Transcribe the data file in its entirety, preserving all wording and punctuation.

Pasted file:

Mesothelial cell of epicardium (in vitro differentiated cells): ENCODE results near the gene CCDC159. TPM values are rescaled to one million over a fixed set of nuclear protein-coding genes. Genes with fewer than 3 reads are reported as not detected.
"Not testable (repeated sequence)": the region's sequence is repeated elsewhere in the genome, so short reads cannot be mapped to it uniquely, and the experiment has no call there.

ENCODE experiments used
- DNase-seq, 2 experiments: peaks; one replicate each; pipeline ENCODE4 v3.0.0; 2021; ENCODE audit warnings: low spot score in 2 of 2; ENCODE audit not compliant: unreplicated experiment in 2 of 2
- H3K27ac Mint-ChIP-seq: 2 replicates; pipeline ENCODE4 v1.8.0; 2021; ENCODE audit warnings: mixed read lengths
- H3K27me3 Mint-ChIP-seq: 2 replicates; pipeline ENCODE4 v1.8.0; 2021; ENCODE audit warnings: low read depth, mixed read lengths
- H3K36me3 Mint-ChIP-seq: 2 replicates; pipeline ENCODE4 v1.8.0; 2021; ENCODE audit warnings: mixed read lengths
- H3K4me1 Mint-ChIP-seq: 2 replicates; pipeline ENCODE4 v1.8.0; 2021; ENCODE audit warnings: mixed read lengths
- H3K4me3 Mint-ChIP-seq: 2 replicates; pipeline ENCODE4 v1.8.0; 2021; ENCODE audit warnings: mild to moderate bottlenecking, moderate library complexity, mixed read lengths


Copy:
Mesothelial cell of epicardium (in vitro differentiated cells): ENCODE results near the gene CCDC159. TPM values are rescaled to one million over a fixed set of nuclear protein-coding genes. Genes with fewer than 3 reads are reported as not detected.
"Not testable (repeated sequence)": the region's sequence is repeated elsewhere in the genome, so short reads cannot be mapped to it uniquely, and the experiment has no call there.

ENCODE experiments used
- DNase-seq, 2 experiments: peaks; one replicate each; pipeline ENCODE4 v3.0.0; 2021; ENCODE audit warnings: low spot score in 2 of 2; ENCODE audit not compliant: unreplicated experiment in 2 of 2
- H3K27ac Mint-ChIP-seq: 2 replicates; pipeline ENCODE4 v1.8.0; 2021; ENCODE audit warnings: mixed read lengths
- H3K27me3 Mint-ChIP-seq: 2 replicates; pipeline ENCODE4 v1.8.0; 2021; ENCODE audit warnings: low read depth, mixed read lengths
- H3K36me3 Mint-ChIP-seq: 2 replicates; pipeline ENCODE4 v1.8.0; 2021; ENCODE audit warnings: mixed read lengths
- H3K4me1 Mint-ChIP-seq: 2 replicates; pipeline ENCODE4 v1.8.0; 2021; ENCODE audit warnings: mixed read lengths
- H3K4me3 Mint-ChIP-seq: 2 replicates; pipeline ENCODE4 v1.8.0; 2021; ENCODE audit warnings: mild to moderate bottlenecking, moderate library complexity, mixed read lengths